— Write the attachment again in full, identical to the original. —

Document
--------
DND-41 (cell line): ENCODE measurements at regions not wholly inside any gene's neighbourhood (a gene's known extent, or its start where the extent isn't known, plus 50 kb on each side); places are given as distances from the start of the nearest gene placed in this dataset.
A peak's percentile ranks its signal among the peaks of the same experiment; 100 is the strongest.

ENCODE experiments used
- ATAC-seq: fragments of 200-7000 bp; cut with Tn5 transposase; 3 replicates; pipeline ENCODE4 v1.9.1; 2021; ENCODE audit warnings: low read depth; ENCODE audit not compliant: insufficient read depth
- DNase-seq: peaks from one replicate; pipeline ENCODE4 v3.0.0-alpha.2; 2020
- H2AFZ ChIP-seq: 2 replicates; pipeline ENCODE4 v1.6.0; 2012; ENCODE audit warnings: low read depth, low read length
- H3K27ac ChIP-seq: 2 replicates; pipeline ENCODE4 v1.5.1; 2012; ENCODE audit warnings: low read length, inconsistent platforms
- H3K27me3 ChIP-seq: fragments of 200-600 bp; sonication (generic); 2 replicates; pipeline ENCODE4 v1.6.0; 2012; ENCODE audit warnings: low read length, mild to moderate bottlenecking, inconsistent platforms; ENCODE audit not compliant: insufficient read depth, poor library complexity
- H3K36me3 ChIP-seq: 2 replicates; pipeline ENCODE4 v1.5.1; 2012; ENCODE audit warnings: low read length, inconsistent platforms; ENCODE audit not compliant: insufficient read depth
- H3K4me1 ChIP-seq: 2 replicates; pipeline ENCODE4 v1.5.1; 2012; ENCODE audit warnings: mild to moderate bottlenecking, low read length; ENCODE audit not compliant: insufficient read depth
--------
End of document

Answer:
DND-41 (cell line): ENCODE measurements at regions not wholly inside any gene's neighbourhood (a gene's known extent, or its start where the extent isn't known, plus 50 kb on each side); places are given as distances from the start of the nearest gene placed in this dataset.
A peak's percentile ranks its signal among the peaks of the same experiment; 100 is the strongest.

ENCODE experiments used
- ATAC-seq: fragments of 200-7000 bp; cut with Tn5 transposase; 3 replicates; pipeline ENCODE4 v1.9.1; 2021; ENCODE audit warnings: low read depth; ENCODE audit not compliant: insufficient read depth
- DNase-seq: peaks from one replicate; pipeline ENCODE4 v3.0.0-alpha.2; 2020
- H2AFZ ChIP-seq: 2 replicates; pipeline ENCODE4 v1.6.0; 2012; ENCODE audit warnings: low read depth, low read length
- H3K27ac ChIP-seq: 2 replicates; pipeline ENCODE4 v1.5.1; 2012; ENCODE audit warnings: low read length, inconsistent platforms
- H3K27me3 ChIP-seq: fragments of 200-600 bp; sonication (generic); 2 replicates; pipeline ENCODE4 v1.6.0; 2012; ENCODE audit warnings: low read length, mild to moderate bottlenecking, inconsistent platforms; ENCODE audit not compliant: insufficient read depth, poor library complexity
- H3K36me3 ChIP-seq: 2 replicates; pipeline ENCODE4 v1.5.1; 2012; ENCODE audit warnings: low read length, inconsistent platforms; ENCODE audit not compliant: insufficient read depth
- H3K4me1 ChIP-seq: 2 replicates; pipeline ENCODE4 v1.5.1; 2012; ENCODE audit warnings: mild to moderate bottlenecking, low read length; ENCODE audit not compliant: insufficient read depth